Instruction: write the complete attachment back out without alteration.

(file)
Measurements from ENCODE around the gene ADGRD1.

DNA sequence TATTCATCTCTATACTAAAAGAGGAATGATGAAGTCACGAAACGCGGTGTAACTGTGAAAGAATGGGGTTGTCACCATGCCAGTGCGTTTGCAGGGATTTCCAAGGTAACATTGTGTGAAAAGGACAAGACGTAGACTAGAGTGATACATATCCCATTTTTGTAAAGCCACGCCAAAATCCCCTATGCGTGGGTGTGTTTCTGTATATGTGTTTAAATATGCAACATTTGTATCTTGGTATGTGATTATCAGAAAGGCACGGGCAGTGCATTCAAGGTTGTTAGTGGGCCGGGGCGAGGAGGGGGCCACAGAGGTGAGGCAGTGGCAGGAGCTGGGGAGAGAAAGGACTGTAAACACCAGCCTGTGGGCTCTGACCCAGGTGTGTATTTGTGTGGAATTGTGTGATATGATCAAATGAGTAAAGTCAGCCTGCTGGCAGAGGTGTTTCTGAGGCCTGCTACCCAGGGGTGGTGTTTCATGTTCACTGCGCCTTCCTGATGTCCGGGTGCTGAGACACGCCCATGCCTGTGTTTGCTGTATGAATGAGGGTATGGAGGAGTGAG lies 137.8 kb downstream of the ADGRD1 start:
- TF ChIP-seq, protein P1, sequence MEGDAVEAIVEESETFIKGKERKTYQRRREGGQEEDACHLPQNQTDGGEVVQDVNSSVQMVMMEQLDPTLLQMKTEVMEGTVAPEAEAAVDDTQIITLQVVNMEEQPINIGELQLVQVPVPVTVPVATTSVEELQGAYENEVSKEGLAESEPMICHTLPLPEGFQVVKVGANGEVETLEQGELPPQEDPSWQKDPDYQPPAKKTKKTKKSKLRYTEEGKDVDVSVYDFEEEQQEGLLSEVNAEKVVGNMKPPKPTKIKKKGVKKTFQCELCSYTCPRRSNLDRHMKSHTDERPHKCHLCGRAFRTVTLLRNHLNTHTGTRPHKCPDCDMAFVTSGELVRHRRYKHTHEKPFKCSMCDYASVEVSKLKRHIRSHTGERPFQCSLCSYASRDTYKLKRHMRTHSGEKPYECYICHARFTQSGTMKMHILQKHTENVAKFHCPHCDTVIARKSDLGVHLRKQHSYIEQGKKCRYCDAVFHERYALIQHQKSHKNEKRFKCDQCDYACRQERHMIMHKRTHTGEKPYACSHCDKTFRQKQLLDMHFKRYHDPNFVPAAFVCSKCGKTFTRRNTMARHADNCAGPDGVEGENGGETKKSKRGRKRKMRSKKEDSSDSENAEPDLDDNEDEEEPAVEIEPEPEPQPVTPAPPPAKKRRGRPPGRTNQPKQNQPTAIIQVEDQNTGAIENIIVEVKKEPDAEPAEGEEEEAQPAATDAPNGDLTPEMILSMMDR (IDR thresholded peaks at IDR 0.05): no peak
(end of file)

Measurements from ENCODE around the gene ADGRD1.

DNA sequence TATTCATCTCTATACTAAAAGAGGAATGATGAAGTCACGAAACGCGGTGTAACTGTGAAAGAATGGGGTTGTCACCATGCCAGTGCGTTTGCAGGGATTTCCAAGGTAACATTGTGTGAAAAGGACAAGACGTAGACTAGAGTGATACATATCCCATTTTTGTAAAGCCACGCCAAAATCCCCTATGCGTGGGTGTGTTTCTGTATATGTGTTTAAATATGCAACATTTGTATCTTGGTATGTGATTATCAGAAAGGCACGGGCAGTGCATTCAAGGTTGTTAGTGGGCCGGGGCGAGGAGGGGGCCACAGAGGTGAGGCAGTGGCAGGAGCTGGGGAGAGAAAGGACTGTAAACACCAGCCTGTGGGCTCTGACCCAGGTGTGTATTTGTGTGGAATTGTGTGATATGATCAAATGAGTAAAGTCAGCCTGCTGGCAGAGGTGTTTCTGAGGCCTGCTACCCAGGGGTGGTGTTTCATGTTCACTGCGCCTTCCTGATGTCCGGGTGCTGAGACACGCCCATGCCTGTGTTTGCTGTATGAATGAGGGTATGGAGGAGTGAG lies 137.8 kb downstream of the ADGRD1 start:
- TF ChIP-seq, protein P1, sequence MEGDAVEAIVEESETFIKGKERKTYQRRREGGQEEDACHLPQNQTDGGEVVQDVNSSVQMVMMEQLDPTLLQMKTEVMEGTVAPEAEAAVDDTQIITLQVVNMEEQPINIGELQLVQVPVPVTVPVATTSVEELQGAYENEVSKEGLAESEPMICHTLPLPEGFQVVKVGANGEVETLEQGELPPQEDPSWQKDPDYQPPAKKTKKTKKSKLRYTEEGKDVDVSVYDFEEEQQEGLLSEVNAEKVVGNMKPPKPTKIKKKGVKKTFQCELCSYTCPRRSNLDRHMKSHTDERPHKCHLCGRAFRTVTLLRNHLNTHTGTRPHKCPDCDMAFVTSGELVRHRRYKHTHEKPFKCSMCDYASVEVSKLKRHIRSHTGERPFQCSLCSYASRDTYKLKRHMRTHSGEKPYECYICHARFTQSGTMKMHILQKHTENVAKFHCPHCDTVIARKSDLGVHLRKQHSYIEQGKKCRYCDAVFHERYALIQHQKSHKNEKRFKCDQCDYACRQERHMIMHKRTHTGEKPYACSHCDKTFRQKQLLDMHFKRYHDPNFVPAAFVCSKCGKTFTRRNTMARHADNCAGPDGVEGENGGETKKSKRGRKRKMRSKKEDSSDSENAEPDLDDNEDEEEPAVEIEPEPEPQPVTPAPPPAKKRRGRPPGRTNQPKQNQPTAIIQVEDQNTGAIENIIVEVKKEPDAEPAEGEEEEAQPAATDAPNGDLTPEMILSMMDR (IDR thresholded peaks at IDR 0.05): no peak